Julie Gillis is co-producer of Bedpost Confessions, a monthly reading series in Austin that encourages perspective and education through conversations on sexuality and human relationships.
In my last piece Let’s Really (Really!) Talk About Sex, cross-posted from Good Vibes, I created a little thought experiment how how people could discuss sex in a way quite different than their current model. And yeah, it probably seemed a bit stilted. Thought experiments are often clumsy in practice. But practice makes perfect.
How though, does one really get the conversations started in a fun and relatively non-threatening way? Well, I always find that laughter helps a great deal, as does creating a community space. Art is often a great conversation starter.
I’ve had the privilege over the past year to co-produce and curate a wonderful conversation starter here in Austin, Texas: Bedpost Confessions. It’s a monthly reading series focused on sexuality, sensuality, and stories about human relationships. My colleagues in this venture, Sadie Smythe, Mia Martina and Rosie Q, are all writers and are all focused on sexuality in some form, be it open relationships, podcasting, erotic fiction, or the intersection of the political and the personal.
We started the series because we all felt healthy sexuality was something that needed to be celebrated in a public space, among adults, and that using a model of a reading series accomplished a couple of big goals: 1) getting the information out there, and 2) entertaining people while we did that.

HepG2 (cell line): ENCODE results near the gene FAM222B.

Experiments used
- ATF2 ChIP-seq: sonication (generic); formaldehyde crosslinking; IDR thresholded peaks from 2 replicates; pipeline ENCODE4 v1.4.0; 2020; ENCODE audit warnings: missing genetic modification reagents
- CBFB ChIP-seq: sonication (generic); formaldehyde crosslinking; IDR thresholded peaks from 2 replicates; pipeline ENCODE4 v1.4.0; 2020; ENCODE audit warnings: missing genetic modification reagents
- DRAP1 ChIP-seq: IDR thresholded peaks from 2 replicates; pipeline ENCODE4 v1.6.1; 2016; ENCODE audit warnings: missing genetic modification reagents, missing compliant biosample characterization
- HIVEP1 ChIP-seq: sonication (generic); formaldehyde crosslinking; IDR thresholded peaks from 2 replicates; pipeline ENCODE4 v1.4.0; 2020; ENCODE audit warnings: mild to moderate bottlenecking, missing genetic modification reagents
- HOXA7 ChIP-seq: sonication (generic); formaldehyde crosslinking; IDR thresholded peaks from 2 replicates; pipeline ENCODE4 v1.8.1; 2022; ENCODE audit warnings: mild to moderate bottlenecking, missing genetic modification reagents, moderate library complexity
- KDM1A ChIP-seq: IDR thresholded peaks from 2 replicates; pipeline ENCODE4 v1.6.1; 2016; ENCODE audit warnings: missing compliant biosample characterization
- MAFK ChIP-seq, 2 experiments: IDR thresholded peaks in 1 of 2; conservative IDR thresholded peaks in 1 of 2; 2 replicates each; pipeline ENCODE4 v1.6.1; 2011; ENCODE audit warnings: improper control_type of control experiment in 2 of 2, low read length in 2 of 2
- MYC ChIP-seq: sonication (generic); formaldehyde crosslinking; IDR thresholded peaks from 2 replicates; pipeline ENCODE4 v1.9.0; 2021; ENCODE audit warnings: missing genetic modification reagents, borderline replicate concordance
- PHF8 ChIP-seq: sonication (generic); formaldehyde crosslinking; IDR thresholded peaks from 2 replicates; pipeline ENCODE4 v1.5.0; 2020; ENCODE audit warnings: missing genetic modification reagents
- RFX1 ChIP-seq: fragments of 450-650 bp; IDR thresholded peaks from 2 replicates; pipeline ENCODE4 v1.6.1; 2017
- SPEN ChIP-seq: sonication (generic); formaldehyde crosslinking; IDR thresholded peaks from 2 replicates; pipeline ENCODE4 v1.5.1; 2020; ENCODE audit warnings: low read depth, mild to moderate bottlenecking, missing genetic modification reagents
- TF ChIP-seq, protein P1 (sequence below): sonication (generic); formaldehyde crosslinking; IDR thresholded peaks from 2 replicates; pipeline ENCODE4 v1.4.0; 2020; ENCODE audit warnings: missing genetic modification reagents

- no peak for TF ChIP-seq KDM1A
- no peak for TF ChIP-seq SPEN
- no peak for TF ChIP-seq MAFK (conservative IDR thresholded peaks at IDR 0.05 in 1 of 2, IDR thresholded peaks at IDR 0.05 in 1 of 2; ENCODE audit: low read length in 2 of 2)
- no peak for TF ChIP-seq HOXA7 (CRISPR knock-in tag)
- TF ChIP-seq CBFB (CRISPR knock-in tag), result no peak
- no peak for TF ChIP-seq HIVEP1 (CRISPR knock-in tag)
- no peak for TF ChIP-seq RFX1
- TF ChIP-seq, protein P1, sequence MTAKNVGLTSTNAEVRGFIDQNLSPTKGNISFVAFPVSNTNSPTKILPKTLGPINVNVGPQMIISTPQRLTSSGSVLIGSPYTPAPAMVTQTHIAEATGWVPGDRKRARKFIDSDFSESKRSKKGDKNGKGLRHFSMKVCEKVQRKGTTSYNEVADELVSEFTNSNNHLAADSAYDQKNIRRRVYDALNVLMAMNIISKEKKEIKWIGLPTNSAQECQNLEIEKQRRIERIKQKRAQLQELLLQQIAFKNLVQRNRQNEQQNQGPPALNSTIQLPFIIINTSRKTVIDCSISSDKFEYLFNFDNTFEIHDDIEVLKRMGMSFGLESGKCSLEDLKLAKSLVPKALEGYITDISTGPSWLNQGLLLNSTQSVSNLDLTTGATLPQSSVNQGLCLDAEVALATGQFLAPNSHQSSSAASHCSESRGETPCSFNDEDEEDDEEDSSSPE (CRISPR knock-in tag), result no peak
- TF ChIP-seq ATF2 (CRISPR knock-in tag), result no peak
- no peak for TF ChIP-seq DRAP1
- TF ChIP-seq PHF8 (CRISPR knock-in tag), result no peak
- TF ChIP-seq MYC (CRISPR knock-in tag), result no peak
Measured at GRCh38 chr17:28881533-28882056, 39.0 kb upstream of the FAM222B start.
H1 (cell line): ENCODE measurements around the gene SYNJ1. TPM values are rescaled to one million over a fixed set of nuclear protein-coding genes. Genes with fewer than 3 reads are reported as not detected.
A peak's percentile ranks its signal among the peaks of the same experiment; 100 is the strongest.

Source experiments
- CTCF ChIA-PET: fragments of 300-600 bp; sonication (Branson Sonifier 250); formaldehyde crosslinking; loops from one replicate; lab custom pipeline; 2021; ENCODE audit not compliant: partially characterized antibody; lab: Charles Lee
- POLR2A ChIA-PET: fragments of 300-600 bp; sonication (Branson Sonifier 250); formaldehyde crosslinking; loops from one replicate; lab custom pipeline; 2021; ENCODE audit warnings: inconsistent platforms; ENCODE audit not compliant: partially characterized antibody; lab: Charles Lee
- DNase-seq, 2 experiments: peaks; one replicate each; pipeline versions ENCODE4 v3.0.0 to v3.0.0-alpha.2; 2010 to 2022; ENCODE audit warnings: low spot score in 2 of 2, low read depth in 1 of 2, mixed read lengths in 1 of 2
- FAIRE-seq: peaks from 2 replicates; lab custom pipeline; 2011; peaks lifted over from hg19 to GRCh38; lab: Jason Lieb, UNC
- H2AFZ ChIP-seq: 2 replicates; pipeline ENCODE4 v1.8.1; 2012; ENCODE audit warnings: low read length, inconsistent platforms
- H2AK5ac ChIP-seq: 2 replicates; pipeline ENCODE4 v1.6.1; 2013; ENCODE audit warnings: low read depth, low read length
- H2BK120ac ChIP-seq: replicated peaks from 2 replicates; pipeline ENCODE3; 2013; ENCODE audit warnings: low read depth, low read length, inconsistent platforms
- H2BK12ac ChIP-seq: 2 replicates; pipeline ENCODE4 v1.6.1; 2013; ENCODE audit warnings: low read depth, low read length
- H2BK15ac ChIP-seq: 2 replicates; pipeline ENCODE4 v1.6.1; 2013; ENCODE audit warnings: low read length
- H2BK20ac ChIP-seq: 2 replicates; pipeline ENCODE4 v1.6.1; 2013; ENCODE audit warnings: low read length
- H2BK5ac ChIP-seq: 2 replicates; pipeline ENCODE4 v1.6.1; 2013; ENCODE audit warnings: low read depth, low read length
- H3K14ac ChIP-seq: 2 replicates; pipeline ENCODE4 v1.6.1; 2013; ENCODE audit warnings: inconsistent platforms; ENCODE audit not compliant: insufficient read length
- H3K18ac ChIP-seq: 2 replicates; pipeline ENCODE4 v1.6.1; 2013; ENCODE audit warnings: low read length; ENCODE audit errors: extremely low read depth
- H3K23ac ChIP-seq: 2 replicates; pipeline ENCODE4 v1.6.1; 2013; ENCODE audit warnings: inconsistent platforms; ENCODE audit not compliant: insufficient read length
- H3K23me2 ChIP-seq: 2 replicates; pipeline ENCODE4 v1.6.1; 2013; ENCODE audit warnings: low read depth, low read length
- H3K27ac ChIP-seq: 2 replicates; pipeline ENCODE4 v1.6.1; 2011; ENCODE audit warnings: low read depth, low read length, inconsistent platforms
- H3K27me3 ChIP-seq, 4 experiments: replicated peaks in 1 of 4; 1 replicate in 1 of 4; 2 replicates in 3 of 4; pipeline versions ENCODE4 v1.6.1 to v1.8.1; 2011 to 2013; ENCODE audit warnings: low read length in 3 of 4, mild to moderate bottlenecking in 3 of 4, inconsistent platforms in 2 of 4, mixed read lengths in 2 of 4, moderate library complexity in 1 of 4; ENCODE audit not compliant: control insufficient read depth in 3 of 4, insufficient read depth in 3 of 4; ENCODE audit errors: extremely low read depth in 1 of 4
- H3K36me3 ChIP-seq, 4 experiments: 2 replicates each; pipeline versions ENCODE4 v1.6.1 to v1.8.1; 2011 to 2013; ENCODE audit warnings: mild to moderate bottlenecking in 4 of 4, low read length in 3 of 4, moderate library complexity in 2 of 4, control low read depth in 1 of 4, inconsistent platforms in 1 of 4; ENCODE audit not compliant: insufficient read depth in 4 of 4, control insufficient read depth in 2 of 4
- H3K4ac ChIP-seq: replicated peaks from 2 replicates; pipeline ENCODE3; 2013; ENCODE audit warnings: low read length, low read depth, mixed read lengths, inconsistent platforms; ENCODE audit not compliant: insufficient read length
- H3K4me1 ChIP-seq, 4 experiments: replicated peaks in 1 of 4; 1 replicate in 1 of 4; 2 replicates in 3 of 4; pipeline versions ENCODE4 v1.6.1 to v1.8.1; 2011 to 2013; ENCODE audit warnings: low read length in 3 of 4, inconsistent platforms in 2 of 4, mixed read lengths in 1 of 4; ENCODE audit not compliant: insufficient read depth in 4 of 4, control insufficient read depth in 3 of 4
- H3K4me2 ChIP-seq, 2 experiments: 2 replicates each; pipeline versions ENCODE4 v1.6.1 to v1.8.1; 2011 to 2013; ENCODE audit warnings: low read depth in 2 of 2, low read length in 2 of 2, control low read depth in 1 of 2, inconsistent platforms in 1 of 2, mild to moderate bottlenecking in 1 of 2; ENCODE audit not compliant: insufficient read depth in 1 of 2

Co-producer Mia Martina notes, “Sexuality can still be a taboo subject and I think by creating a venue where sexuality is discussed, especially in the entertainment format, helps normalize people’s perceptions and attitudes. We share our stories to encourage people to share theirs.”
With that goal, each month we gather writers and performers of all ages, races, abilities, sexual orientations, and expressions to read, sing, play ukelele, tell jokes, perform slam poetry, and even perform magic acts! In addition to the amazing talents we showcase for Austin’s audiences, we offer the attendees an opportunity to make a “confession” of their own, anonymously, which we gather and read several times throughout the night. The confessions are a huge hit and each month we get more than we could possibly read during the course of a night.
We also include what I’ve dubbed the “Obligatory Political Moment” each month. After intermission, we briefly let people know what’s going on in the local and national landscape regarding sexuality, LGBTQ rights, and more. We know our guests are there for fun and entertainment, but we also like planting little seeds about political action.
One of our most common pieces of feedback is, “This is so important, the work that you all are doing.” It really hits me right in the heart when I hear that. It’s my favorite kind of compliment, knowing that work we’ve produced is meaningful to people aside from the entertainment value, that it’s giving the audience something important, even if it’s a tiny nugget. I often describe the show as “strangely wholesome,“ not only because the venue is such a safe space (it’s not a pick up scene per se, or focused on “getting laid”) but also because the work we bring to the stage is so … human.